|Twig girdler, Oncideres cingulata - Dave Rintoul|
In the summer after mating, the female straddles a small branch and chews a V-shaped groove in the outer portion around the twig, leaving the center portion intact. Her feet grip the tender bark, leaving a series of horizontal grooves in the distal branch.
|Hole for egg - Chris Barnhart (CB)|
The eggs are long and narrow, fitting into a tiny hole usually at the site of a side branch.
|Egg in its chamber - CB Click to enlarge|
The number of eggs per twig normally ranges from 3 to 8 but may range up to 40. Adults live 6 to 10 weeks.
Each female deposits 50 to 200 eggs which hatch in about 3 weeks. OKstate.edu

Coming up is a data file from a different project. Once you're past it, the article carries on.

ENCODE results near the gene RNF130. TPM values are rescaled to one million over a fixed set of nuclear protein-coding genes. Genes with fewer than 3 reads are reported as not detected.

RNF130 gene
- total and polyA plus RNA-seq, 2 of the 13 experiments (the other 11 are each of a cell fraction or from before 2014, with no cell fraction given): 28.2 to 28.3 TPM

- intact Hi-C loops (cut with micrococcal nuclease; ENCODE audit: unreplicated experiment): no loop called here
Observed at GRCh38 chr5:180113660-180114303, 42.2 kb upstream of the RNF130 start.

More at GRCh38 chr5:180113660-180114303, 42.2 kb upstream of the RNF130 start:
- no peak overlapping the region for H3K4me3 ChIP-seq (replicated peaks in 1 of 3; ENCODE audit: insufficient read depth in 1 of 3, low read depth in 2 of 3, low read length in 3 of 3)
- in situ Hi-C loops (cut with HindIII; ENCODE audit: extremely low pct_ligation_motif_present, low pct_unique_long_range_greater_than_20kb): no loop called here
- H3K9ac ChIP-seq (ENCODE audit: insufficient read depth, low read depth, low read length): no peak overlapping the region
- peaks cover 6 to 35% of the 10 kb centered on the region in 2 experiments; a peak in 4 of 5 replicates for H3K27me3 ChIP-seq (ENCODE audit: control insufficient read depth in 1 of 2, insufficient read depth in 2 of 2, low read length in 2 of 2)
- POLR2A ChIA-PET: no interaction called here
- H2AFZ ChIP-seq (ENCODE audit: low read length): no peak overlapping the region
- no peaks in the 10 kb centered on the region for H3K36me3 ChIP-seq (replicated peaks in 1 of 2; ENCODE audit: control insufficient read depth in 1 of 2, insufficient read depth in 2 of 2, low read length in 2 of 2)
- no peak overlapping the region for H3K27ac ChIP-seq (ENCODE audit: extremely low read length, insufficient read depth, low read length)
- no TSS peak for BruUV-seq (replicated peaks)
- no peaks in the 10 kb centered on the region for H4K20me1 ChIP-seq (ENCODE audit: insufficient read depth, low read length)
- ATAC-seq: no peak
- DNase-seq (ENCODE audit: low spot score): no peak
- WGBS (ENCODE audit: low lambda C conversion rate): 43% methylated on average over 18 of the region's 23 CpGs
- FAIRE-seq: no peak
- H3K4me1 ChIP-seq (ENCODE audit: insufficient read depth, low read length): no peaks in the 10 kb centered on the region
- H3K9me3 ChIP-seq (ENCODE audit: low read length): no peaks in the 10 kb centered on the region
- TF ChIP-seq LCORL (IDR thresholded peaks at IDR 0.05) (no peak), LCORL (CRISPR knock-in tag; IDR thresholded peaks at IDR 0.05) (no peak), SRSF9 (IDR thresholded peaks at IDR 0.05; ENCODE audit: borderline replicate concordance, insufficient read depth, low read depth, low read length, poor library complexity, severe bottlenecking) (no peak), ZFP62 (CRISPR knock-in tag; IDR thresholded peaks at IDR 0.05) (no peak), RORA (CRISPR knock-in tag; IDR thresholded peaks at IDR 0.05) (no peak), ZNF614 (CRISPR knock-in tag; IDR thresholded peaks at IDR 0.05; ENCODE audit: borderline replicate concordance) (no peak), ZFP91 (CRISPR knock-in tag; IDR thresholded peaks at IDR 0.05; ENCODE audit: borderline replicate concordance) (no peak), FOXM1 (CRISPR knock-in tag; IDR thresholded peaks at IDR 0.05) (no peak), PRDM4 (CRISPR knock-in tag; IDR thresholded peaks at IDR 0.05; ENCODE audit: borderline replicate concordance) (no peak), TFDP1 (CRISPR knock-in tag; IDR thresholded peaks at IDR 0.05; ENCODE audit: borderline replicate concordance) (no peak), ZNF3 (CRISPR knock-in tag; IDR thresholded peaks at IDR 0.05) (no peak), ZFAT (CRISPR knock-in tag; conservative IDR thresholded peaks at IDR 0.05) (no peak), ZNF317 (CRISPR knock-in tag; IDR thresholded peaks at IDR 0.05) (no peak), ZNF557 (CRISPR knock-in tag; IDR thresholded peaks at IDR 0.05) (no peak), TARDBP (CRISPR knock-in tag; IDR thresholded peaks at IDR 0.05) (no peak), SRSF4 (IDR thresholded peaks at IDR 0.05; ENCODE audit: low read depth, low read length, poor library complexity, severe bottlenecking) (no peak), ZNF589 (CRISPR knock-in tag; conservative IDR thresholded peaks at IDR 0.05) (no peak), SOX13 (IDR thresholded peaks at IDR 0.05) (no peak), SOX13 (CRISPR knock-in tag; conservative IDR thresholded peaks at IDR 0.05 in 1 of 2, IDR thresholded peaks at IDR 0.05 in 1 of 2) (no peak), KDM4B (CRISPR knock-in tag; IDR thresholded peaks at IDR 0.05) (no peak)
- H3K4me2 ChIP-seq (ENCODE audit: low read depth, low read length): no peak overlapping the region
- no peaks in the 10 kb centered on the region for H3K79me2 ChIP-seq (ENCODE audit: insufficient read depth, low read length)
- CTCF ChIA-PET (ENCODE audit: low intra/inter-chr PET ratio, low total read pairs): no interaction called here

|Larva writhing around in its frass chamber - (CB)|
This will be her offspring's home until next summer, slowly enlarging its chamber while living in its woody poop (frass for insect connoisseurs). Her larvae require dead wood to develop and the cut effectively cuts off the twig's circulation. They cannot fully develop in green twigs with high moisture content.
The legless grub will live in the twig all winter whether it falls to the ground or occasionally dangles from the tree. The chamber hollows to provide a winter home as the grub rests. It starts feeding again in the spring and grows up to an inch long, living in a world of its frass which provides some insulation. Eventually it chews an exit hole for the future, then pupates in the frass before emerging as an adult beetle in late summer.
You can see some of the action in Dr. Chris Barnhart's video here. Meanwhile a couple of beautiful final portraits from Chris of the emerged adult, Oncideres cingulata.
Note: 2013 blog updated with video.